Diane McNeil

Diane McNeil of Southaven (second from left), is flanked by Rachel Shankman at the Unknown Child Exhibit at Bible Museum on the Square in Collierville, along with Michelle Thornton and Craig Gyergyo. McNeil is the organizer of the Unknown Child effort in DeSoto County.

Diane McNeil is a Christian but as one of the founders of the Unknown Child Exhibit that honors the memory of more than 1.5 million Jewish children and gypsies who perished in the Holocaust, her heart beats for the Jewish people.

McNeil is a guest speaker this coming Tuesday night at an event sponsored by the Chabad Center for Jewish Life at the Michael D. Rose Theater at the University of Memphis, McNeil said the shared faith of Jews and Christians will be on full display.

McNeil will be taking part in the event, "Learning From The Past, Living In The Present and Looking to The Future; A Historic Evening With Anne Frank's stepsister, Mrs. Eva Schloss."

"Her story is so powerful," McNeil said. "The fact she grew up with Anne Frank and went through the Holocaust with her is something that I think everyone will want to hear. It's going to be an exciting program. This will probably be a once-in-a-lifetime opportunity for everybody in the entire room."

The VIP reception begins at 6 p.m. in the Michael Rose Theater and the program is slated to be gin at 7 p.m. Advance reservation tickets are $25, with student admission priced at $10. Tickets at the door are $35 each.

McNeil said she began discovering her spiritual identity as a Christian with Jewish roots several years ago.

"It's Biblical," McNeil said. "It's in the Scriptures. God put it on my heart and He's never taken it out of my heart. I really do hope Christians will come out and hear her and that the room will be filled with Jews and Christians."

"Rabbi Levi Klein of Chabad Synagogue in Memphis told me that he really wanted this to be a joint presentation between Jews and Christians," McNeil said. "I m so honored that I have been asked to speak.

Eva Geiringer Schloss, 89, is a Holocaust survivor memoirist and stepdaughter of Otto Frank, the father of Margot and Anne Frank.

Eva was born in Austria, and shortly after the annexation of Austria by Germany in 1938, her family emigrated to Belgium and finally to the Netherlands.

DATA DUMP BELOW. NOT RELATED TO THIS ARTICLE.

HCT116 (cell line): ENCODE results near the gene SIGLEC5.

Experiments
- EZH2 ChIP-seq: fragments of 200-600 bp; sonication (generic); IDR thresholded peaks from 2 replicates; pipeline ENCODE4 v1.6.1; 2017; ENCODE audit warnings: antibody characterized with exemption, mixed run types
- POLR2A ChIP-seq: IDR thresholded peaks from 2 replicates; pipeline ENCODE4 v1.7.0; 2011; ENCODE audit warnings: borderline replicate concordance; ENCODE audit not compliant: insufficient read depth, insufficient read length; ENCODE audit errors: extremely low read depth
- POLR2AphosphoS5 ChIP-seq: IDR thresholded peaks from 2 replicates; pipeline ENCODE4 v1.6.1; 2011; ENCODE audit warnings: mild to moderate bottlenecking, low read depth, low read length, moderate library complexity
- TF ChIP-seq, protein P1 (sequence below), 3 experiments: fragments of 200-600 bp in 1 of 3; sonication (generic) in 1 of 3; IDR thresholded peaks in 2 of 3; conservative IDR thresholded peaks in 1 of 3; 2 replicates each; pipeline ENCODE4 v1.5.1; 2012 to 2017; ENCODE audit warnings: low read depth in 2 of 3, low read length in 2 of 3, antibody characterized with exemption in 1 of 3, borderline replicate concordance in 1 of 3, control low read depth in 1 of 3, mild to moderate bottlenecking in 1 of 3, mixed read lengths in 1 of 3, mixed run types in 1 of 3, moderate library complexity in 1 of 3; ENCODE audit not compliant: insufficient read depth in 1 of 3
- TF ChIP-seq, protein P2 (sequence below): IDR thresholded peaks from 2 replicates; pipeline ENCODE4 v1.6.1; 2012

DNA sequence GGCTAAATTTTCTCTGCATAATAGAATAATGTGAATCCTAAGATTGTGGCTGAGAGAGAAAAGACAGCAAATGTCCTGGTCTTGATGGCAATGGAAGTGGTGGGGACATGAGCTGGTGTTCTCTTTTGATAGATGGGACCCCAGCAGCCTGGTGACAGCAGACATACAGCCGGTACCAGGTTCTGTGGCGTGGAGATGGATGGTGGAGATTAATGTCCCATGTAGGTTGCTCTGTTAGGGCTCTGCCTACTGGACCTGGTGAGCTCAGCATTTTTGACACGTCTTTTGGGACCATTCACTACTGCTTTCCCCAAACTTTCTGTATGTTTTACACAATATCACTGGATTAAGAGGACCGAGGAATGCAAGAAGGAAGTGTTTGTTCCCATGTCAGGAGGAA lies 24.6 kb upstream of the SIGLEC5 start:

While there, she lived in the same apartment block as Anne Frank, and the girls, only a month apart in age, were sometimes playmates from ages 11 to 13, at which time both went into hiding from the Nazis. In May 1944, the Jewish family was captured by the Nazis, and transported to the Auschwitz-Birkenau Nazi concentration camps. Her father and brother did not survive the ordeal, but she and her mother were freed in 1945 by Soviet troops. They returned to Amsterdam in the Netherlands, and during this time, she and her mother renewed their friendship with Otto Frank, who was at that time contending with the loss of his wife and children, and the discovery of his daughter Anne's diary. Eva continued her schooling and then studied art history at the University of Amsterdam. She then traveled to England to study photography for a year. While there, she met and married Zvi Schloss, a Jewish refugee from Germany who had been living in Israel, and the couple subsequently settled in England. In November 1953, her mother Elfriede (1905–1998) married Otto Frank.

Schloss speaks of her family's experiences during the Holocaust at educational institutions. For her dedication to this work, Northumbria University in England awarded Schloss an honorary doctorate in 2001.

Eva Schloss is a co-founder of the Anne Frank Trust UK. Playwright James Still described her experiences as a persecuted young Jewish woman in the play And Then They Came for Me – Remembering the World of Anne Frank. Schloss has three daughters and lives in London. Her husband Zvi Schloss, a refugee from Nazi Germany whose father was imprisoned in Dachau, died on in July of 2016.

In an effort to preserve the memories of Holocaust survivors for future generations, Schloss recorded virtual reality answers to numerous questions while holographic technology recorded the sessions. The hologram has now become a part of interactive displays at numerous museums, where people can ask questions and receive recorded answers from the hologram.

Robert Lee Long is Community Editor for the DeSoto Times-Tribune. He may be contacted at rlong@desototimestribune.com or at 662-429-6397, Ext. 252.

(1) comment


Thank you for reporting on this important event. It sounds like a historically significant program.

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